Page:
Archive for July, 2015

Pixar’s 22 Rules for Storytelling

July 14, 2015

These rules from Pixar Story Artist Emma Coats were originally share by Aerogramme Studios. Number 9 on the list – When you’re stuck, make a list of what wouldn’t happen next – is a great one and can apply to writers in all genres.

  1. You admire a character for trying more than for their successes.
  2. You gotta keep in mind what’s interesting to you as an audience, not what’s fun to do as a writer. They can be very different.
  3. Trying for theme is important, but you won’t see what the story is actually about til you’re at the end of it. Now rewrite.
  4. Once upon a time there was ___. Every day, ___. One day ___. Because of that, ___. Because of that, ___. Until finally ___.
  5. Simplify. Focus. Combine characters. Hop over detours. You’ll feel like you’re losing valuable stuff but it sets you free.
  6. What is your character good at, comfortable with? Throw the polar opposite at them. Challenge them. How do they deal?
  7. Come up with your ending before you figure out your middle. Seriously. Endings are hard, get yours working up front.
  8. Finish your story, let go even if it’s not perfect. In an ideal world you have both, but move on. Do better next time.
  9. When you’re stuck, make a list of what WOULDN’T happen next. Lots of times the material to get you unstuck will show up.
  10. Pull apart the stories you like. What you like in them is a part of you; you’ve got to recognize it before you can use it.
  11. Putting it on paper lets you start fixing it. If it stays in your head, a perfect idea, you’ll never share it with anyone.
  12. Discount the 1st thing that comes to mind. And the 2nd, 3rd, 4th, 5th – get the obvious out of the way. Surprise yourself.
  13. Give your characters opinions. Passive/malleable might seem likable to you as you write, but it’s poison to the audience.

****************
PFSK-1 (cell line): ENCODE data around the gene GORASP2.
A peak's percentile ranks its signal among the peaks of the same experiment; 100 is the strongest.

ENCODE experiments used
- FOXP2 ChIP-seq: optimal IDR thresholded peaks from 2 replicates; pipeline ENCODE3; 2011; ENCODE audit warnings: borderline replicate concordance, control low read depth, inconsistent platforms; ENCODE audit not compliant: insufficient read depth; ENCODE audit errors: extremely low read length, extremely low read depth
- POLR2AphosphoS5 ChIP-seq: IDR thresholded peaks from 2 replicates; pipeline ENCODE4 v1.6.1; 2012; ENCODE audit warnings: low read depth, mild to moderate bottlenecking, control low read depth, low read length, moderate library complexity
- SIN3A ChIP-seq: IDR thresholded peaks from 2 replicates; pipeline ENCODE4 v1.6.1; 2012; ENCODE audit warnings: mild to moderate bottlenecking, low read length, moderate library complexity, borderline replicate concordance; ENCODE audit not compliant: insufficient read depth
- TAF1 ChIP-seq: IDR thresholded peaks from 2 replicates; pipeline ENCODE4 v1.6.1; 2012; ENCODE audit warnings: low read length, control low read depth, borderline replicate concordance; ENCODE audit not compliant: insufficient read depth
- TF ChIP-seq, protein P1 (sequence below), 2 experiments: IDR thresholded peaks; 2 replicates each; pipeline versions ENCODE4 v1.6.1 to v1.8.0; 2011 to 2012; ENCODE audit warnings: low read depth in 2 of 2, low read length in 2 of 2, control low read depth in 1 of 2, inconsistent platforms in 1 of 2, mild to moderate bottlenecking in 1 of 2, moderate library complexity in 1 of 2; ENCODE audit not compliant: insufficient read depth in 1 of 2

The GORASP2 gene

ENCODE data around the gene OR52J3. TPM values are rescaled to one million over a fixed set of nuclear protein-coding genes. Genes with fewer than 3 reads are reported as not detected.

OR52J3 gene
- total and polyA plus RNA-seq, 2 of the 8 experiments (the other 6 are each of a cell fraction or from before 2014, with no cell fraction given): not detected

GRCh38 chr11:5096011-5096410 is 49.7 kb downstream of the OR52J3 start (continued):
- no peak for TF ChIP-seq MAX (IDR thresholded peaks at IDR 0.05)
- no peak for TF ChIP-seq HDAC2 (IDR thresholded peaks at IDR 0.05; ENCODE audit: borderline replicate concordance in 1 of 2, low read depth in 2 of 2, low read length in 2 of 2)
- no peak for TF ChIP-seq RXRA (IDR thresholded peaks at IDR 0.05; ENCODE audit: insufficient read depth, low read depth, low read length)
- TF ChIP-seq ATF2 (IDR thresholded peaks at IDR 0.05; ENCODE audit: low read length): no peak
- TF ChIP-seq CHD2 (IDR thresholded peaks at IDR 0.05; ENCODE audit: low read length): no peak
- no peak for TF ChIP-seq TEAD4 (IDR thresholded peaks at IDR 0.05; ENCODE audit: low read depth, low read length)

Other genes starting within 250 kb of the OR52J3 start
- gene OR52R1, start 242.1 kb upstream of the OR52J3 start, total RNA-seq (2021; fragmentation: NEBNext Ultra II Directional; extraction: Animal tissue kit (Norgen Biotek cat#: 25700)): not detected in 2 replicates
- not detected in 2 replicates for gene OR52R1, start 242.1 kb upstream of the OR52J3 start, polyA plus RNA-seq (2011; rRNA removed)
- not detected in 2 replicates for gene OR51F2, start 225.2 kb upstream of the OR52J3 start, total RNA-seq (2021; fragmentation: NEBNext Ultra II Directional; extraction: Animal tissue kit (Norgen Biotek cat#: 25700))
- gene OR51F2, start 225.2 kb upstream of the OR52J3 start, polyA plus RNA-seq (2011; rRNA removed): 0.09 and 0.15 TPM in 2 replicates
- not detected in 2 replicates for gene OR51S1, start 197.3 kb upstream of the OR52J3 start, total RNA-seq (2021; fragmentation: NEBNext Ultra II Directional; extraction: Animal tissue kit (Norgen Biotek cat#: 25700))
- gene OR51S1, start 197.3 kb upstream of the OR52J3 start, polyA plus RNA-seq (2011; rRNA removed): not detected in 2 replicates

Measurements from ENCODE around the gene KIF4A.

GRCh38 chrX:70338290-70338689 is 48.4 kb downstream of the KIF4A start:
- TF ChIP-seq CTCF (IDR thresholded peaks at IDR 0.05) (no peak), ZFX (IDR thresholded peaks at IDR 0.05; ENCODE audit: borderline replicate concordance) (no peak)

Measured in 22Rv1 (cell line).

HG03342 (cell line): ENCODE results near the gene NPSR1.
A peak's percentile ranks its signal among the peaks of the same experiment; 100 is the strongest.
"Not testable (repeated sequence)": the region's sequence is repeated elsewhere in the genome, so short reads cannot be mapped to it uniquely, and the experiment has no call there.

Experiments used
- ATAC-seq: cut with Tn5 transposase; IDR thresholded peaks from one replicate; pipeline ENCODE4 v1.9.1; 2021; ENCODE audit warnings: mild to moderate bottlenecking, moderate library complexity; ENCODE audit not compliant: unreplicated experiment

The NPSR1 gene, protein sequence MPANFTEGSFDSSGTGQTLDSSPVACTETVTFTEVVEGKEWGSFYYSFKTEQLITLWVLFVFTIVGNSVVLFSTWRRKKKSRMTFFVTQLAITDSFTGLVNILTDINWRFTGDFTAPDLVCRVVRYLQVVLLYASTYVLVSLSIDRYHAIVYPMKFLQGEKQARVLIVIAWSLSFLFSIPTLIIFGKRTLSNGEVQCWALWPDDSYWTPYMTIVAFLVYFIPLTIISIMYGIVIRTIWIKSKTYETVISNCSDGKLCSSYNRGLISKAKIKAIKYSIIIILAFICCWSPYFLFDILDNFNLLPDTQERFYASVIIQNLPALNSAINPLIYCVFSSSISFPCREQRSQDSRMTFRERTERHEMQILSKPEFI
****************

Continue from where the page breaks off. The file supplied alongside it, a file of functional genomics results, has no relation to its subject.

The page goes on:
14. Why must you tell THIS story? What’s the belief burning within you that your story feeds off of? That’s the heart of it.
  15. If you were your character, in this situation, how would you feel? Honesty lends credibility to unbelievable situations.
  16. What are the stakes? Give us reason to root for the character. What happens if they don’t succeed? Stack the odds against.
  17. No work is ever wasted. If it’s not working, let go and move on – it’ll come back around to be useful later.
  18. You have to know yourself: the difference between doing your best & fussing. Story is testing, not refining.
  19. Coincidences to get characters into trouble are great; coincidences to get them out of it are cheating.
  20. Exercise: take the building blocks of a movie you dislike. How d’you rearrange them into what you DO like?
  21. You gotta identify with your situation/characters, can’t just write ‘cool’. What would make YOU act that way?
  22. What’s the essence of your story? Most economical telling of it? If you know that, you can build out from there.
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Acting for Directors workshop at St John’s College Film Institute, New Mexico!

July 3, 2015
Many thanks to Scott Hannan and David Carl for hosting my workshop at St. John’s College!
St John's College in beautiful Santa Fe, NM.

St John’s College in beautiful Santa Fe, NM.

Steven Fischer directing actors in Acting for Directors.

Steven Fischer directing class participants.

 

Steven Fischer presents: Acting for Directors at St. John’s College Summer Film Institute, Santa Fe, New Mexcio.
 
This interactive workshop is an introduction to acting. Animation and live action directors will experience the fundamentals of acting to generate performance ideas they can use to help bring on-screen characters to life.
 
Characterization, delivery, timing, expression, motivation, body language, and movement will be studied through a variety of storytelling and acting exercises. Participants will simultaneously use the discoveries they make during these exercises to create an original story.
 
Objective:
To understand acting and how it relates to animation and/or live action storytelling, and how these skills can be used to bring characters to life, to experience feelings and learn to trust instincts, to experience acting (body language, tone, pace, rhythm) and apply the experience to the building of believable characters.